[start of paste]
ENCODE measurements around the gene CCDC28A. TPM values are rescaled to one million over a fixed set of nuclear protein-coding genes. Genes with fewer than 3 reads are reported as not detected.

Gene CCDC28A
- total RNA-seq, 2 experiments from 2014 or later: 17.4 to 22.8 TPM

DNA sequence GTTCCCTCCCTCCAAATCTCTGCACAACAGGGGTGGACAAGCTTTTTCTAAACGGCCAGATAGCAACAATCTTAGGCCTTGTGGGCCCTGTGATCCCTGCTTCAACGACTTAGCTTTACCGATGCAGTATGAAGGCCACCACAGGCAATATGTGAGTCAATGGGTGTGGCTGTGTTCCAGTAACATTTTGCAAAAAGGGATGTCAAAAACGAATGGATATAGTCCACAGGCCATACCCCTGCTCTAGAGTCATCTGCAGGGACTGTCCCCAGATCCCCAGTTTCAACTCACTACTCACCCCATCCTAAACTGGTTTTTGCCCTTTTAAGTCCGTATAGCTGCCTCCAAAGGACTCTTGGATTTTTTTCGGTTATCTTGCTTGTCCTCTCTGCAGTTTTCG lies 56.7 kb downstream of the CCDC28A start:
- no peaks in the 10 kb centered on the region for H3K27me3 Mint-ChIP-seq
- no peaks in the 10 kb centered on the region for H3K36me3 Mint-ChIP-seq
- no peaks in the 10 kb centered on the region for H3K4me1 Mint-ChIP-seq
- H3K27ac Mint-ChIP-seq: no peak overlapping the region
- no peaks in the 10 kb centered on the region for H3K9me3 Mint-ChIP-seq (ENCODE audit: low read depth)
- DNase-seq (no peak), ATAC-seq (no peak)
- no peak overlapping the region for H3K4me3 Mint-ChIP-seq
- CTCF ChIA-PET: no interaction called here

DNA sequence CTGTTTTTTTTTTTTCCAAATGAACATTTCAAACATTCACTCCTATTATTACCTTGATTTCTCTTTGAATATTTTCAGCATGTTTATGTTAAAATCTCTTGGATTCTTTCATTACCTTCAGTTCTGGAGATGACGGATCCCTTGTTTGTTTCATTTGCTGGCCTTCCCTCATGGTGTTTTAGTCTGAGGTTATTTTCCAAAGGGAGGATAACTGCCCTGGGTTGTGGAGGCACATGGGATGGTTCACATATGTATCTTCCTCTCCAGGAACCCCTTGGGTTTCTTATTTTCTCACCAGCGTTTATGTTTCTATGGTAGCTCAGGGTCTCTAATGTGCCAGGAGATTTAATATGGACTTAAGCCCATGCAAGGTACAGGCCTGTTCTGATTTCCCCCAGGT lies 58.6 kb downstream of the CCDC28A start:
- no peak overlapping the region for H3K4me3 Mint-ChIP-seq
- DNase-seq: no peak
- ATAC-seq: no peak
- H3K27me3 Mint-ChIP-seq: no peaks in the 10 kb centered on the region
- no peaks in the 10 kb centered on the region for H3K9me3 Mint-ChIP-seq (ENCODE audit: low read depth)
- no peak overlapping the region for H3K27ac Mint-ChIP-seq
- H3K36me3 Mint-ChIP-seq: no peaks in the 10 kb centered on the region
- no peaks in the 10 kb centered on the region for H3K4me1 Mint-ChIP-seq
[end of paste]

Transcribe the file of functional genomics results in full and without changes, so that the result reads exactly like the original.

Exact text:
ENCODE measurements around the gene CCDC28A. TPM values are rescaled to one million over a fixed set of nuclear protein-coding genes. Genes with fewer than 3 reads are reported as not detected.

Gene CCDC28A
- total RNA-seq, 2 experiments from 2014 or later: 17.4 to 22.8 TPM

DNA sequence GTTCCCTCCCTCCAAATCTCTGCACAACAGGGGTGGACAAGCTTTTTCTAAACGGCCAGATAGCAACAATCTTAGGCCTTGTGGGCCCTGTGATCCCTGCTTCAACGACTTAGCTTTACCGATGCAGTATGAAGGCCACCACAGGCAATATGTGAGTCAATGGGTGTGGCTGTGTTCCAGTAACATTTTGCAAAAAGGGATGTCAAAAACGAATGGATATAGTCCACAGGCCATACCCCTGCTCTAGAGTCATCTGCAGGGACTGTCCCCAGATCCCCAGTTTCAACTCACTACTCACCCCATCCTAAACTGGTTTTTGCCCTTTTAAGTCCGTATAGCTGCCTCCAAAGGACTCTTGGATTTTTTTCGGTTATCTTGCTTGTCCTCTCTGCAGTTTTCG lies 56.7 kb downstream of the CCDC28A start:
- no peaks in the 10 kb centered on the region for H3K27me3 Mint-ChIP-seq
- no peaks in the 10 kb centered on the region for H3K36me3 Mint-ChIP-seq
- no peaks in the 10 kb centered on the region for H3K4me1 Mint-ChIP-seq
- H3K27ac Mint-ChIP-seq: no peak overlapping the region
- no peaks in the 10 kb centered on the region for H3K9me3 Mint-ChIP-seq (ENCODE audit: low read depth)
- DNase-seq (no peak), ATAC-seq (no peak)
- no peak overlapping the region for H3K4me3 Mint-ChIP-seq
- CTCF ChIA-PET: no interaction called here

DNA sequence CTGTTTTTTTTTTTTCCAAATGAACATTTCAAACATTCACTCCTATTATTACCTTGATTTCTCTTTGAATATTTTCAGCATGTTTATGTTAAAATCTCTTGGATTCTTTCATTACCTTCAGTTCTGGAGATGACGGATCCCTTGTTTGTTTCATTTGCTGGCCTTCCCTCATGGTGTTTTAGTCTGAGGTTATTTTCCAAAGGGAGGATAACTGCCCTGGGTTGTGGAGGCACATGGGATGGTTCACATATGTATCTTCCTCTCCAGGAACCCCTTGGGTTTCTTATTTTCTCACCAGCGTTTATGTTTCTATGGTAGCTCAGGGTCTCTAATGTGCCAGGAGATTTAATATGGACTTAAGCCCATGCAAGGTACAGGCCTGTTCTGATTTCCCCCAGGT lies 58.6 kb downstream of the CCDC28A start:
- no peak overlapping the region for H3K4me3 Mint-ChIP-seq
- DNase-seq: no peak
- ATAC-seq: no peak
- H3K27me3 Mint-ChIP-seq: no peaks in the 10 kb centered on the region
- no peaks in the 10 kb centered on the region for H3K9me3 Mint-ChIP-seq (ENCODE audit: low read depth)
- no peak overlapping the region for H3K27ac Mint-ChIP-seq
- H3K36me3 Mint-ChIP-seq: no peaks in the 10 kb centered on the region
- no peaks in the 10 kb centered on the region for H3K4me1 Mint-ChIP-seq